Steven Erikson (The 3.5 million word journey?)

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Madness

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« Reply #75 on: November 01, 2015, 03:32:22 am »
Welcome to the Second Apocalypse, Fiddler Farstrider.

Lately, I've been considering Malazan again...
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Wilshire

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« Reply #76 on: November 02, 2015, 03:18:47 pm »
Forgot to post that I finished Toll the Hounds. I think Camlost did a good job with this summary:


And as some encouragement, the ending to Toll the Hounds more than makes up for the 9000 pages leading up to it

It certainly was. I have given up picking a favorite book in the series.
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Fiddler Farstrider

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« Reply #77 on: November 02, 2015, 10:24:12 pm »
Welcome to the Second Apocalypse, Fiddler Farstrider.

Lately, I've been considering Malazan again...

Thanks...I'm really enjoying this forum.  Just trying to figure some stuff out and become a productive poster.

Malazan may be the slog of all slogs but it worth the trip

Camlost

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« Reply #78 on: November 11, 2015, 05:21:31 am »
Quote
Forgot to post that I finished Toll the Hounds. I think Camlost did a good job with this summary:

Quote from: Camlost on March 09, 2015, 03:25:59 pm


    And as some encouragement, the ending to Toll the Hounds more than makes up for the 9000 pages leading up to it


It certainly was. I have given up picking a favorite book in the series.

I'm glad to hear it man. It's an event you can't really say anything about because it has a lot of players involved and massive implications, but damn is it good though! You're right caught up with where I last burned out. I slogged through Dust of Dreams, but I don't know that I could recall any of it if asked. Not sure if you've done any of the Esslemont books, but Return of the Crimson Guard is a very narrow second to Toll the Hounds for me. There are more to read and I've been hoping to finally finish the series, so things may change :)

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« Reply #79 on: December 17, 2015, 01:44:57 am »
I didn't really like Malazan. I finished House Of Chains and could do no more. Deadhouse Gates was a pretty great book, but the rest were just okay. It's a huge sprawling series which tries to give this larger than life feel, but after you give any critical thought to the plot and characters it all just falls apart with inconsistencies. Numerous characters end up being just completely irrelevant. Characters are ancient beings and supposed to be awesome, but they are so paper thin with little to no character development. Things happen because the plot demands they happen. I do remember really liking Karsa; but it wasn't enough to keep me going. The world history is extremely deep and goes back thousands of thousands of years, but it never feels like its a REAL place where these things actually happened.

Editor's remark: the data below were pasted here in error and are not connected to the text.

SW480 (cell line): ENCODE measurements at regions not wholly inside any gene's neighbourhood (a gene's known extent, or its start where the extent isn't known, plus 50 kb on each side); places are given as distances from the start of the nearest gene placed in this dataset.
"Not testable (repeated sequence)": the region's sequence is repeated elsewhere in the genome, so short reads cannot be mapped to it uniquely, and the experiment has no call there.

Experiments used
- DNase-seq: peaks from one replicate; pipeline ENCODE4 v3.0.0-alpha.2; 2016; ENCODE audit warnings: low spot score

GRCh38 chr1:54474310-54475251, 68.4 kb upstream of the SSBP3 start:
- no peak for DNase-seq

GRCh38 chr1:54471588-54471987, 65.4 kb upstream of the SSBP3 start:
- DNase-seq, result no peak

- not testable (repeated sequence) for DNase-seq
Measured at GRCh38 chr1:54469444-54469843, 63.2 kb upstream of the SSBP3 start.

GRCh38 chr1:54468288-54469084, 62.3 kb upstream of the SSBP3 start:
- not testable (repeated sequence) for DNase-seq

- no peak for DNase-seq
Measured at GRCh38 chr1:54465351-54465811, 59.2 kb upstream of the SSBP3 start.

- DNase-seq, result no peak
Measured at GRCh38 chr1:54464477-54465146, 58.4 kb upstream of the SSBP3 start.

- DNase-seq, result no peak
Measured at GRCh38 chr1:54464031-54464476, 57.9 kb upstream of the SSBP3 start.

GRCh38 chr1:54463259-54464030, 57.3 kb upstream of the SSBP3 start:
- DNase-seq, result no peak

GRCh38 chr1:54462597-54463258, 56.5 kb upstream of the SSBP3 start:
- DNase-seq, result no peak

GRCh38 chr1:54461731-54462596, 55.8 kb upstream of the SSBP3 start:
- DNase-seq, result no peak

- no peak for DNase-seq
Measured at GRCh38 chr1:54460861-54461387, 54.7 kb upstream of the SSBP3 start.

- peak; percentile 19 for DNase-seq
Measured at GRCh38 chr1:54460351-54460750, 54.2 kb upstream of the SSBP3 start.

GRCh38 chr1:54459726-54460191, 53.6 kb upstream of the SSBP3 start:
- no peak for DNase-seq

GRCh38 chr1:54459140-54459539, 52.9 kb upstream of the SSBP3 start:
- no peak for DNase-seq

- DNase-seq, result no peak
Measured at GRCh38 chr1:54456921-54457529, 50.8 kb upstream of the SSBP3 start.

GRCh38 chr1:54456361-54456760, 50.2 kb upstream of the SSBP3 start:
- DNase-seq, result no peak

When I started PON I thought to myself: "this is Erikson done right". It has that epic feel as well but is filled with interesting characters and the world has color to it.

Just my two cents...

Wilshire

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« Reply #80 on: December 17, 2015, 01:09:13 pm »
It's something you have to see through to the end to really appreciate. Especially after book 5, HoC, you havent even met all the characters or seen major plot points... which is totally insane but true. I understand why people burn out, but some of those critiques ring particularly hollow. I've know plenty of people personally who read about half of tdtcb and give similar critiques, and it's equally ridiculous, imo. It's difficult to truely grasp the depth of tdtcb until you've finished the series and then go back and read it again.

Each is entitled to his own opinion, and books like Malazan and TSA aren't for everyone.  Too long, too boring, slow, too many characters... I can see and understand all these criticisms, and many more. That said, calling it shallow and underdeveloped is commical. The plot is complex and convuluted, and of course things seem like they just happen for no reason when you don't see where they end up. There are plenty of inconsistencies and plot holes, stories half told and things unexplained, and that can be really irritating, but the depth and development are there if you look for it.